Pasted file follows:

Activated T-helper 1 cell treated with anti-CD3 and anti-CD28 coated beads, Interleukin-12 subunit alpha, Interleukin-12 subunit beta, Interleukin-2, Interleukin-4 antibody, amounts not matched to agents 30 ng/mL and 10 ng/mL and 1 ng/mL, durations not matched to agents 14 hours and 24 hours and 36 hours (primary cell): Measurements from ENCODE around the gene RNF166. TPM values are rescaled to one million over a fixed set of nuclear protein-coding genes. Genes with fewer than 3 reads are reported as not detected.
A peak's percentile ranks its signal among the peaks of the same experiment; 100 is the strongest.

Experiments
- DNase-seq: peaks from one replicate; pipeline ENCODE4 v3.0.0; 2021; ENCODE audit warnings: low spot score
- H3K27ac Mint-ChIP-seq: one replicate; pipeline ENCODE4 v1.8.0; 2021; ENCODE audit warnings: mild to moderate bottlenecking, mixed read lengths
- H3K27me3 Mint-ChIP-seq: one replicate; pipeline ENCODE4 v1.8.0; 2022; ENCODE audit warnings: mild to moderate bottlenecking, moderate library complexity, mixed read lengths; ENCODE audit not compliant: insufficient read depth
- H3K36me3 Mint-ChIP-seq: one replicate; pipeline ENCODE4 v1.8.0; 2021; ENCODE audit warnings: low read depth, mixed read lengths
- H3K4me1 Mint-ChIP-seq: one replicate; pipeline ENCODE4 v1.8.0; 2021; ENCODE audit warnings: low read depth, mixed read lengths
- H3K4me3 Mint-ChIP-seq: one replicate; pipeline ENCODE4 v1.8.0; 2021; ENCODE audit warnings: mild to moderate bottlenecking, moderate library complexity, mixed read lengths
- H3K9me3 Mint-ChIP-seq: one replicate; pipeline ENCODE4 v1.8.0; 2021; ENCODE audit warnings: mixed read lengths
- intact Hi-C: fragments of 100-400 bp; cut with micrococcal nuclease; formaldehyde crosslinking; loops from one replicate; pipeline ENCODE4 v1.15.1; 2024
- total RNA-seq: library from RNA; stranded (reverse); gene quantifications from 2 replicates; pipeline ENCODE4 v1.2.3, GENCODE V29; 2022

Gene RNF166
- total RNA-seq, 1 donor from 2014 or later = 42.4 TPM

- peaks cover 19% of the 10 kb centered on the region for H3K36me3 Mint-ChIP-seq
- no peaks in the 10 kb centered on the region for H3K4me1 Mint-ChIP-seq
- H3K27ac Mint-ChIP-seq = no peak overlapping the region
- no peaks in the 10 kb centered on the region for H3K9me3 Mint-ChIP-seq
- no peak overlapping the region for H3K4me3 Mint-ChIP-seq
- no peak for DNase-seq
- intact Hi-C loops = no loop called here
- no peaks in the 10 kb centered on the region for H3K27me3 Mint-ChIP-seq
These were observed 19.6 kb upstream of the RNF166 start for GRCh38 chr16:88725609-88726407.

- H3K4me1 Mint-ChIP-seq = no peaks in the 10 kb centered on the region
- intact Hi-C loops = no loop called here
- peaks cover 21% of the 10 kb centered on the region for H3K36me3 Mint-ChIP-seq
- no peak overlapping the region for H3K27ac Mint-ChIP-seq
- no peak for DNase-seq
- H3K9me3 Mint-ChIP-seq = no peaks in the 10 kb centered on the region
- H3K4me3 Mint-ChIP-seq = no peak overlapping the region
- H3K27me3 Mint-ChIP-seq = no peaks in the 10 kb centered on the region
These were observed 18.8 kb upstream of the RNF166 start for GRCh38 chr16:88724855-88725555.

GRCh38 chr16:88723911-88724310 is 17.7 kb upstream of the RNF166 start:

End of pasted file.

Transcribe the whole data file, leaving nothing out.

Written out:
Activated T-helper 1 cell treated with anti-CD3 and anti-CD28 coated beads, Interleukin-12 subunit alpha, Interleukin-12 subunit beta, Interleukin-2, Interleukin-4 antibody, amounts not matched to agents 30 ng/mL and 10 ng/mL and 1 ng/mL, durations not matched to agents 14 hours and 24 hours and 36 hours (primary cell): Measurements from ENCODE around the gene RNF166. TPM values are rescaled to one million over a fixed set of nuclear protein-coding genes. Genes with fewer than 3 reads are reported as not detected.
A peak's percentile ranks its signal among the peaks of the same experiment; 100 is the strongest.

Experiments
- DNase-seq: peaks from one replicate; pipeline ENCODE4 v3.0.0; 2021; ENCODE audit warnings: low spot score
- H3K27ac Mint-ChIP-seq: one replicate; pipeline ENCODE4 v1.8.0; 2021; ENCODE audit warnings: mild to moderate bottlenecking, mixed read lengths
- H3K27me3 Mint-ChIP-seq: one replicate; pipeline ENCODE4 v1.8.0; 2022; ENCODE audit warnings: mild to moderate bottlenecking, moderate library complexity, mixed read lengths; ENCODE audit not compliant: insufficient read depth
- H3K36me3 Mint-ChIP-seq: one replicate; pipeline ENCODE4 v1.8.0; 2021; ENCODE audit warnings: low read depth, mixed read lengths
- H3K4me1 Mint-ChIP-seq: one replicate; pipeline ENCODE4 v1.8.0; 2021; ENCODE audit warnings: low read depth, mixed read lengths
- H3K4me3 Mint-ChIP-seq: one replicate; pipeline ENCODE4 v1.8.0; 2021; ENCODE audit warnings: mild to moderate bottlenecking, moderate library complexity, mixed read lengths
- H3K9me3 Mint-ChIP-seq: one replicate; pipeline ENCODE4 v1.8.0; 2021; ENCODE audit warnings: mixed read lengths
- intact Hi-C: fragments of 100-400 bp; cut with micrococcal nuclease; formaldehyde crosslinking; loops from one replicate; pipeline ENCODE4 v1.15.1; 2024
- total RNA-seq: library from RNA; stranded (reverse); gene quantifications from 2 replicates; pipeline ENCODE4 v1.2.3, GENCODE V29; 2022

Gene RNF166
- total RNA-seq, 1 donor from 2014 or later = 42.4 TPM

- peaks cover 19% of the 10 kb centered on the region for H3K36me3 Mint-ChIP-seq
- no peaks in the 10 kb centered on the region for H3K4me1 Mint-ChIP-seq
- H3K27ac Mint-ChIP-seq = no peak overlapping the region
- no peaks in the 10 kb centered on the region for H3K9me3 Mint-ChIP-seq
- no peak overlapping the region for H3K4me3 Mint-ChIP-seq
- no peak for DNase-seq
- intact Hi-C loops = no loop called here
- no peaks in the 10 kb centered on the region for H3K27me3 Mint-ChIP-seq
These were observed 19.6 kb upstream of the RNF166 start for GRCh38 chr16:88725609-88726407.

- H3K4me1 Mint-ChIP-seq = no peaks in the 10 kb centered on the region
- intact Hi-C loops = no loop called here
- peaks cover 21% of the 10 kb centered on the region for H3K36me3 Mint-ChIP-seq
- no peak overlapping the region for H3K27ac Mint-ChIP-seq
- no peak for DNase-seq
- H3K9me3 Mint-ChIP-seq = no peaks in the 10 kb centered on the region
- H3K4me3 Mint-ChIP-seq = no peak overlapping the region
- H3K27me3 Mint-ChIP-seq = no peaks in the 10 kb centered on the region
These were observed 18.8 kb upstream of the RNF166 start for GRCh38 chr16:88724855-88725555.

GRCh38 chr16:88723911-88724310 is 17.7 kb upstream of the RNF166 start: